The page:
This vegan gluten free hamburger buns recipe is completely dairy free, egg free, yeast free, xanthan gum free, vegan, soy and nut free. They make a much healthier choice than the gluten free rolls / buns sold in stores. You can make delicious vegan gluten free sourdough bread rolls, ciabatta rolls, burger buns, slider buns – without compromising your health!
Looking for a gluten free hamburger buns or rolls recipe made with gluten free sourdough starter that yields healthy buns with a perfect balance of crusty exterior and soft interior without being tough or crumbling apart? You came to the right place!
Gluten Free Sourdough Hamburger Buns Recipe
If you’ve been missing the buns since going gluten free or you’re looking for a healthier alternative than store-bought varieties, I think you’ll love this new recipe for vegan gluten free hamburger buns!
Made with healthy wholesome ingredients and no eggs, dairy or yeast, this recipe is allergy friendly and can be enjoyed by those with dairy and gluten intolerances.
I also have great recipe for gluten free sourdough English muffins, I’m using them just like buns and they require only 30 minutes to make from start to finish.
For Making Gluten Free Sourdough Rolls / Buns You Need:
- gluten-free sourdough starter
- oat flour
- buckwheat flour
- cassava flour
- golden flax seeds
- psyllium husk
- maple sugar (optional)
Dairy Free, Vegan Gluten Free Buns / Rolls
The dough for hamburger buns is usually enriched with milk, butter and yeast in order to give them that very tender, fluffy and moist texture.
Since we’re making gluten free, vegan / dairy free hamburger buns their texture will differ of course. Instead am going to use psyllium husk and water, but you can also use some oil too, the fat plays a big role – it’s a powerful tenderizer in baking.
I’m also not using any commercial yeast, it makes me feel unwell if I consume it. So I’m using a sourdough starter to make these vegan gluten free hamburger buns.
Even though it technically consists of wild yeast (which is totally different than commercial yeast), in addition to yeast, sourdough starter also contains bacteria, predominantly lactic acid bacteria that belong to the genus Lactobacillus.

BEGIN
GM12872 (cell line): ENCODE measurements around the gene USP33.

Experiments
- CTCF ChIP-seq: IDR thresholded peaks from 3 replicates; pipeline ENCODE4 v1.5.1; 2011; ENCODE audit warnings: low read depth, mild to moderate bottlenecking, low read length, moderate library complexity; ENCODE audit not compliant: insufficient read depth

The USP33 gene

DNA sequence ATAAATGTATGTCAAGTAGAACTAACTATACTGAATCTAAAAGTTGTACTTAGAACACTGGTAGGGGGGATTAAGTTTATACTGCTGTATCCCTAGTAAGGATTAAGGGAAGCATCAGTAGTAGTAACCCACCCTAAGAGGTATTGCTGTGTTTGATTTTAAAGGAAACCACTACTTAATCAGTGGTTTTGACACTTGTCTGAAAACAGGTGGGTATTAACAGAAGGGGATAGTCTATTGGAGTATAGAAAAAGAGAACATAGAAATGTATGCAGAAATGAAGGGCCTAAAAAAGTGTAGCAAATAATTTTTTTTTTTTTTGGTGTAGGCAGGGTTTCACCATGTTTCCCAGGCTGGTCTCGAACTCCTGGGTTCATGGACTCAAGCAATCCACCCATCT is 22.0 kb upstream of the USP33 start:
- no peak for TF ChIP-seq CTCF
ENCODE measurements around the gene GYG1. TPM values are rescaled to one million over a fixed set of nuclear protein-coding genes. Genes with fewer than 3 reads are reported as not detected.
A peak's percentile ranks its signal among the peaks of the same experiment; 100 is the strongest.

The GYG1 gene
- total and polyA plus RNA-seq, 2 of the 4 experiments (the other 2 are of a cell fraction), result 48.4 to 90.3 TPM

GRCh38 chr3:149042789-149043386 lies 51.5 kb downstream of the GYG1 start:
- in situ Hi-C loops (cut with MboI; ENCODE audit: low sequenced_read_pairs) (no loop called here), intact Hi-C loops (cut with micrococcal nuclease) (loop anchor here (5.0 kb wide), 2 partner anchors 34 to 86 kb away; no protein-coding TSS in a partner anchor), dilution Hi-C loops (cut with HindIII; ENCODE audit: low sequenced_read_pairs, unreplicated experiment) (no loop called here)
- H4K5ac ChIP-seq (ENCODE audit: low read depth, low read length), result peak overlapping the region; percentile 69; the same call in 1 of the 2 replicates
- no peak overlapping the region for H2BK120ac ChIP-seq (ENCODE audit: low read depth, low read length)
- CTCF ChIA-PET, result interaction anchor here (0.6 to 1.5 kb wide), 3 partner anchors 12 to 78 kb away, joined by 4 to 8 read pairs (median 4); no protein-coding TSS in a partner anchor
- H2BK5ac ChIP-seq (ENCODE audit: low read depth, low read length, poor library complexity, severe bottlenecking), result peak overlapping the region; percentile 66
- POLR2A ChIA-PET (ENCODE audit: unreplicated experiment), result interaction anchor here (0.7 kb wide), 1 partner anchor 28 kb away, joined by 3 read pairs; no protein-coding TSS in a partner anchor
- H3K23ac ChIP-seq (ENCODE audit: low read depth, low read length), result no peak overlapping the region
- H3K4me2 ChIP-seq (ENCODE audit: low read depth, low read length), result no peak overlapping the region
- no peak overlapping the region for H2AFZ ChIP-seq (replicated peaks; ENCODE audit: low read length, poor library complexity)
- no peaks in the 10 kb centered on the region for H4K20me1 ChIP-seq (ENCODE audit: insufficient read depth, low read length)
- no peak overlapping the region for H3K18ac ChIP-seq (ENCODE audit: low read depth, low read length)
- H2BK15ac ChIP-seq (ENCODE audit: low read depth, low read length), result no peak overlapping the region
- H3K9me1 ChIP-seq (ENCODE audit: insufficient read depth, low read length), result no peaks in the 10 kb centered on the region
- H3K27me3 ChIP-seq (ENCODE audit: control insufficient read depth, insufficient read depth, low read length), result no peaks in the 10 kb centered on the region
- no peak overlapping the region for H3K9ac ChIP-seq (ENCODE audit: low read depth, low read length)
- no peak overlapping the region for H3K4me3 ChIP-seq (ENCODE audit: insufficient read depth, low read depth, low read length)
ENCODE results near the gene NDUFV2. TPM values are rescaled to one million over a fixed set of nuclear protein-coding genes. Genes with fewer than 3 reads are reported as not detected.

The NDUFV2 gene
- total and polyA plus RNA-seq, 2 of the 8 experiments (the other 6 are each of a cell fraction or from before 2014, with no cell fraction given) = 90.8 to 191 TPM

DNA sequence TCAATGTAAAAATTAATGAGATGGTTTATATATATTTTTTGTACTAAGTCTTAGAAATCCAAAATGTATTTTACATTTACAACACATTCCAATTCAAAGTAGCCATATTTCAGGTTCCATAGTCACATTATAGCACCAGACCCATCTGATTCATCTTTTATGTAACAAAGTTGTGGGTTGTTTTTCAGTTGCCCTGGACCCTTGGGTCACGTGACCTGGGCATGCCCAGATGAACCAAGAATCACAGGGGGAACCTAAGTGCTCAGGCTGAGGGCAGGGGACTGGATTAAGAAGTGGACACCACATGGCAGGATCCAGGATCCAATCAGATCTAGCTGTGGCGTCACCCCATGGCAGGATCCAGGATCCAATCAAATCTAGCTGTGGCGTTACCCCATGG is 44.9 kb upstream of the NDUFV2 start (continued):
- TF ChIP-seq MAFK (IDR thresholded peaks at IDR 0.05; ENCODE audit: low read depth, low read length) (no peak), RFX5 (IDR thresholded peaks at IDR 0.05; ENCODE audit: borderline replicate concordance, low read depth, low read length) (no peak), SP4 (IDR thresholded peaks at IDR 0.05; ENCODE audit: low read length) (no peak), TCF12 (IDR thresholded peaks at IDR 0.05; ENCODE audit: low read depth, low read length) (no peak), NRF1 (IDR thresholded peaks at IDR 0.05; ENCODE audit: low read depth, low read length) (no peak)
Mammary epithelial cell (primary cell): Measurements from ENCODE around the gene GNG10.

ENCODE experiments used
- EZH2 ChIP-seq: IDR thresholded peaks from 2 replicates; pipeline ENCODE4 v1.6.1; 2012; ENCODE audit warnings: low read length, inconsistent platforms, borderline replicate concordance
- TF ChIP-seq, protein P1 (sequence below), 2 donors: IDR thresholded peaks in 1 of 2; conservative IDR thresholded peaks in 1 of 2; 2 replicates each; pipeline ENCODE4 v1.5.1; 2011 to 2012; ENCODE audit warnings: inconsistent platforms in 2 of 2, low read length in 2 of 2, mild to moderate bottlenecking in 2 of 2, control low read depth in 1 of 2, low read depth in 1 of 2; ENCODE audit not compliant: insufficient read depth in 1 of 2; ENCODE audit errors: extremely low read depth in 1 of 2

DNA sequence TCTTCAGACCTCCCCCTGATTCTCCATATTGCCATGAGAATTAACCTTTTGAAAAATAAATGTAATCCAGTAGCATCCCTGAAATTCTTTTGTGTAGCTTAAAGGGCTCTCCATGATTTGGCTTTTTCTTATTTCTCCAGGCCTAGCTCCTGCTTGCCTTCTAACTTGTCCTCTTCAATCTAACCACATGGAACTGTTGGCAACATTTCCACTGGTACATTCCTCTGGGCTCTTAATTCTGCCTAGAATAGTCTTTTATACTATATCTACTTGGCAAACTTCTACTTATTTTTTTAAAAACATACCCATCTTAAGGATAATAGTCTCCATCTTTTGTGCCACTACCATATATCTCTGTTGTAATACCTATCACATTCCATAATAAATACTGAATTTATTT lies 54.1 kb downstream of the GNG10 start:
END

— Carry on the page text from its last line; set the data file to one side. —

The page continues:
The long fermentation time of sourdough breaks down proteins into amino acids for a more readily digestible bread. The best part I can eat it without any reactions!
Gluten Free Hamburger Buns With Sourdough Starter
These vegan gluten free hamburger buns have a wonderful sourdough flavor that adds dimension character to sandwiches. That fermented tang given by a sourdough active starter, actually enhances the other flavors of the toppings you want to add to these gluten free sourdough hamburger buns.
Not to mention the health benefits of fermentation process, by pre-digesting the starches and the sugars for you.
Moreover, studies show that the lactic acid bacteria present in sourdough bread have the ability to release antioxidants during sourdough fermentation.
How To Make Gluten Free Sourdough Buns
If you’re new to this page, read the post with gluten free sourdough starter recipe first. There, you’ll find where to get the gluten free sourdough starter, how to activate, maintain and store it for future recipes.
But if you already have an active gluten free starter then you’re good to go, just follow the instructions in this post.
The dough is easy to prepare and it’s very versatile. In place of wheat flour, I created a blend of gluten-free flours (I don’t use store-bought blends): buckwheat, oat and cassava flour plus the sourdough starter maintained with brown rice flour.